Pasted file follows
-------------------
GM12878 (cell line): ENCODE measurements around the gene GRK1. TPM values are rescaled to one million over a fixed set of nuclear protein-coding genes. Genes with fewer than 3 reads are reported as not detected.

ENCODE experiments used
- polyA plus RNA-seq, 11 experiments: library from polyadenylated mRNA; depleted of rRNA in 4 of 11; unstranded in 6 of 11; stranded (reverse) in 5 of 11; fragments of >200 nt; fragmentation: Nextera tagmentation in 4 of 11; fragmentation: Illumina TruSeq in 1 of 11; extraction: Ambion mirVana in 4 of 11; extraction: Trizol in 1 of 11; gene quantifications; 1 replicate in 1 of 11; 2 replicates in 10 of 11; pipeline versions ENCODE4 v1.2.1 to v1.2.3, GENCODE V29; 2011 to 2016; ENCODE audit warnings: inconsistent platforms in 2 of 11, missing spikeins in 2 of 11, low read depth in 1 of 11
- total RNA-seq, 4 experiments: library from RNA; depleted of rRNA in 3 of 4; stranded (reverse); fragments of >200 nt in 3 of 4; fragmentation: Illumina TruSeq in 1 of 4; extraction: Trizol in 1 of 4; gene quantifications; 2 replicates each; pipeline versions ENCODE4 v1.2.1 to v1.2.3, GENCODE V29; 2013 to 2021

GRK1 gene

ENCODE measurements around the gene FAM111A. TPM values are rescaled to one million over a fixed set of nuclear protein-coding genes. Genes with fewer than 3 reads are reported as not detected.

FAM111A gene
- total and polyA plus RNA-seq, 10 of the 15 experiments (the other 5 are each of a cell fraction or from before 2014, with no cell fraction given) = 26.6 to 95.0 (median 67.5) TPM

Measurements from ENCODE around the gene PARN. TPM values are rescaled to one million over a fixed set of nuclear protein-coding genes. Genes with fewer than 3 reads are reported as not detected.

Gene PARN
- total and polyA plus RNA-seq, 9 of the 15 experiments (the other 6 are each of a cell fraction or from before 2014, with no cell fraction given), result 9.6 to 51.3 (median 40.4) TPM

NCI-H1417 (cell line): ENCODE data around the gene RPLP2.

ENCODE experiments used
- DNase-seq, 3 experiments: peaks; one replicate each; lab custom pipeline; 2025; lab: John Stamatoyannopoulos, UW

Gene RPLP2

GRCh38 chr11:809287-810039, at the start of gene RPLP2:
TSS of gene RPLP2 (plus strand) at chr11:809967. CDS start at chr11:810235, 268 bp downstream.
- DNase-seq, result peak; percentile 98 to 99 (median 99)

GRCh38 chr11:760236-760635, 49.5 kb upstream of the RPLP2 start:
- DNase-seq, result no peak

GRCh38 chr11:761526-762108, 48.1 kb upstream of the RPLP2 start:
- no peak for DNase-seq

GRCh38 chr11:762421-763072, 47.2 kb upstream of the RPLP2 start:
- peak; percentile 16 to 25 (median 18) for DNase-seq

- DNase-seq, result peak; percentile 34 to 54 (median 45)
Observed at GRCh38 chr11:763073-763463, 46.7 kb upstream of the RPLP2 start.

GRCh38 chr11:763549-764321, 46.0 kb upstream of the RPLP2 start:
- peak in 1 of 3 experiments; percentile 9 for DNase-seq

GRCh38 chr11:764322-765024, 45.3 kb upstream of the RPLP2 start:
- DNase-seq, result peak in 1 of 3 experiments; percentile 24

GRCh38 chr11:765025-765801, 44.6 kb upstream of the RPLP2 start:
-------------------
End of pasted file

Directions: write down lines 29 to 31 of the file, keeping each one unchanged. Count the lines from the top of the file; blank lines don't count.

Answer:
GRCh38 chr11:764322-765024, 45.3 kb upstream of the RPLP2 start:
- DNase-seq, result peak in 1 of 3 experiments; percentile 24

GRCh38 chr11:765025-765801, 44.6 kb upstream of the RPLP2 start: